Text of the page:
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Canonical Tag

The various Content Management System (CMS) of modern websites significantly facilitate website managers to submit and update content on the website. In addition, these systems enable cataloging of the content and execution of various sorting to arrange items in a way that is easy for the user. However, these important features also have a negative effect: In many cases, duplicate or similar content pages are created, which can cause problems with searching and indexing the pages in the Google search engine. This is where the Canonical Tag comes to save us.

 

How to set a Canonical Tag manually, through Yoast or using RankMath

A Canonical Tag will be set in the Header section of the relevant page. This is a line of html code, whose function is to signal to the search engines who is, in fact, the preferred source page for searching, with the same or similar content as defined in the tag.

Here’s a canonical code for example:

<link rel=”canonical” href=”https://example.com/blablaorg/” />

pay attention:

If we have integrated this tag on a page on a site called “blabla”, which contains content very similar to the content on the “blablaorg” page, and we would very much like Google to bother and index only the source page, which is “blablaorg”, then we should of course make that referral in the page header.

If you use the RankMath extension, here you define the address to which you want to redirect the page in a canonical way:

קנוניקל rankmath

 

And if you use Yoast, it’s here:

קנוניקל yoast

 

When do we want to make a Canonical Tag definition?

There are a number of instances where it is highly recommended to define a Canonical Tag, to allow Google to understand who the original and main content page that should be indexed.

 

Prevent indexing of pages with content duplicated from another site

In the case of an important article that we choose to publish on multiple sites we own, when use extensive quotes from other articles, or even when viewing information gathered from various sources on the web – we want to use a Canonical Tag to prevent Google from suspecting that it is a copy and copyright infringement.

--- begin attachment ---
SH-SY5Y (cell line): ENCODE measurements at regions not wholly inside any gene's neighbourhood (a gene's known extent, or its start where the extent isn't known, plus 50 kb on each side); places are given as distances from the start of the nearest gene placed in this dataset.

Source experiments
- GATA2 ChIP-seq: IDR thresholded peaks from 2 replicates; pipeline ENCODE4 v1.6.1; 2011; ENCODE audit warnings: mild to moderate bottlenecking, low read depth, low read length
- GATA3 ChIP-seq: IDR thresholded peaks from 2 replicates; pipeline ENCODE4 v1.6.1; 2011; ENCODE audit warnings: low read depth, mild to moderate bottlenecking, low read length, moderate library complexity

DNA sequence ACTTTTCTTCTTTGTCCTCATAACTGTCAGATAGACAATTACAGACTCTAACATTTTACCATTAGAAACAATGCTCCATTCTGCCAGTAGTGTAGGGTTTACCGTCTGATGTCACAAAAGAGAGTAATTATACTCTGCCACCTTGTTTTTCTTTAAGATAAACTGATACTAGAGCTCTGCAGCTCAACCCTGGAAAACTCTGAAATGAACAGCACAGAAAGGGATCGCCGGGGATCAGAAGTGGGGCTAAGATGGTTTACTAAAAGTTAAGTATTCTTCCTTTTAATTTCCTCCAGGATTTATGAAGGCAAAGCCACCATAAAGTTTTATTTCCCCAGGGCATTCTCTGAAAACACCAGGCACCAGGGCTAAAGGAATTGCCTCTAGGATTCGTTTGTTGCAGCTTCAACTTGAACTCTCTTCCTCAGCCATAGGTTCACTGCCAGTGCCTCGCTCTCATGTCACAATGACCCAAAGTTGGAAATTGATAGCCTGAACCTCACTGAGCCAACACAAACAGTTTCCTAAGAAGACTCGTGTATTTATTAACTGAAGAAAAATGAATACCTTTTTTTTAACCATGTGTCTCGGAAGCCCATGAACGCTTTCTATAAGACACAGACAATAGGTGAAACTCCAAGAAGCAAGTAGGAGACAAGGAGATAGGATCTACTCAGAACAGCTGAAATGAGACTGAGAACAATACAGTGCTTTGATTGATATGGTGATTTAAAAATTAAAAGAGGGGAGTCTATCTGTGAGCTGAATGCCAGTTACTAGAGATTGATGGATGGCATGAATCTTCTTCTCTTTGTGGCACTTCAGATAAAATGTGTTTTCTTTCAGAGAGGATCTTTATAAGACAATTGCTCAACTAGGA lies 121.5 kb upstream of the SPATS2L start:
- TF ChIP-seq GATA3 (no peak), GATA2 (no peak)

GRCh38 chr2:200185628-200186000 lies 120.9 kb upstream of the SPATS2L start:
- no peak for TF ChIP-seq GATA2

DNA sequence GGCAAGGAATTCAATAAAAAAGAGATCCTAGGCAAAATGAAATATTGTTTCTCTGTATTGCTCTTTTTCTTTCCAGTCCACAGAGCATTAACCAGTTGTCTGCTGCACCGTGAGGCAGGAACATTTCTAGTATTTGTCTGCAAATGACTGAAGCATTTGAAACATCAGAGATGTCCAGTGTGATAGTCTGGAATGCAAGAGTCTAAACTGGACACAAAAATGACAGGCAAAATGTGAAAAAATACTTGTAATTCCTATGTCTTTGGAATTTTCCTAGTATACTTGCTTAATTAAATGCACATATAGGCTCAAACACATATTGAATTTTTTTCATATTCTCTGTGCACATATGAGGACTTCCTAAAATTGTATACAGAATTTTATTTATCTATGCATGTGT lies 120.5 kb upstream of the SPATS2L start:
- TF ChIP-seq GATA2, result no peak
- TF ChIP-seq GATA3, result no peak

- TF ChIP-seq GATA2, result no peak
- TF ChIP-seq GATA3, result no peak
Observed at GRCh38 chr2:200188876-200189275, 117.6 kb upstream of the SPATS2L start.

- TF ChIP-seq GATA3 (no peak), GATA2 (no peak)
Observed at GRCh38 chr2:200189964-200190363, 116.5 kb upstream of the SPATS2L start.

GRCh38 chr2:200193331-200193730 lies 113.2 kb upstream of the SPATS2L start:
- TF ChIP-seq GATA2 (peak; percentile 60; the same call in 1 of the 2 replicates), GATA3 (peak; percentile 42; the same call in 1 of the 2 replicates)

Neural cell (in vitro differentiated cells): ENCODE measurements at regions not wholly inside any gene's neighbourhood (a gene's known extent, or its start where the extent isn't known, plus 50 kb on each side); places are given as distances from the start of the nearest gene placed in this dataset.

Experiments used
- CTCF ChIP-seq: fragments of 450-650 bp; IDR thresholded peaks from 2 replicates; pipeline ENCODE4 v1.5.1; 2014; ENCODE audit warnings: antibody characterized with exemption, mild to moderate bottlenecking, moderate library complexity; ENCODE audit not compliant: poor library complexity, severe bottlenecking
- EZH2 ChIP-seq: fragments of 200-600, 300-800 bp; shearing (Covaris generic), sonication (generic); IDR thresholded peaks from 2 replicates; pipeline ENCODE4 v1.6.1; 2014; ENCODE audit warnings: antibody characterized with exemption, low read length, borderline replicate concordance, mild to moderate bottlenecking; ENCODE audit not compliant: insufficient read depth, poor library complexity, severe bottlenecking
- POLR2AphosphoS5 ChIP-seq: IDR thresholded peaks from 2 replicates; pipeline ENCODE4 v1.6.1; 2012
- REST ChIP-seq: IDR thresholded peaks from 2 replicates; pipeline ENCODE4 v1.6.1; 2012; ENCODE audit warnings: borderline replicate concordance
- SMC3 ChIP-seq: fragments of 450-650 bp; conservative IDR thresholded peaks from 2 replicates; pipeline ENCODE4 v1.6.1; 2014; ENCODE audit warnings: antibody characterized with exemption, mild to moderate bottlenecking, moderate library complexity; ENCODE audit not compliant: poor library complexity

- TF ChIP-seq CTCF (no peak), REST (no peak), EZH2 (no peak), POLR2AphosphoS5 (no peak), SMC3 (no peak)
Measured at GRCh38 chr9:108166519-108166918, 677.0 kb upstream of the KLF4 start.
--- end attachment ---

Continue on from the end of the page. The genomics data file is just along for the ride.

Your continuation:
Prevent indexing of product pages with different parameters

Many commercial sites use the same descriptive content for products, with minor changes such as color, size, or sort of product set displayed on the page. In many cases, each such page generates a different url, though it describes remarkably similar content. Using a Canonical Tag can help Google choose the only version that will index it. here’s a site I used exactly for this topic.

 

Prevent indexing page in print view

In many cases, page printing is possible on the site, using a different url for print view. A Canonical Tag can come to help in this case as well.

 

What’s the difference between a Canonical Tag and 301 redirects?

The average person can ask himself why it is needed to use the Canonical Tag if he has the 301 redirects tool available. Well, these are two completely different solutions, for completely different needs.

A Canonical Tag serves as a recommendation for the search engine to choose which pages to index and which indexes to avoid. We use a Canonical Tag when all the different page versions displaying the content are needed. That is, we want to allow the user to view content even when sorted in ascending order and also hen sorted in descending order. Content must be available in both configurations, but indexed – once only.

The 301 redirect, on the other hand, is used to signal to Google that a particular webpage is no longer relevant, and instead we want to show the user a page managed at a different address.

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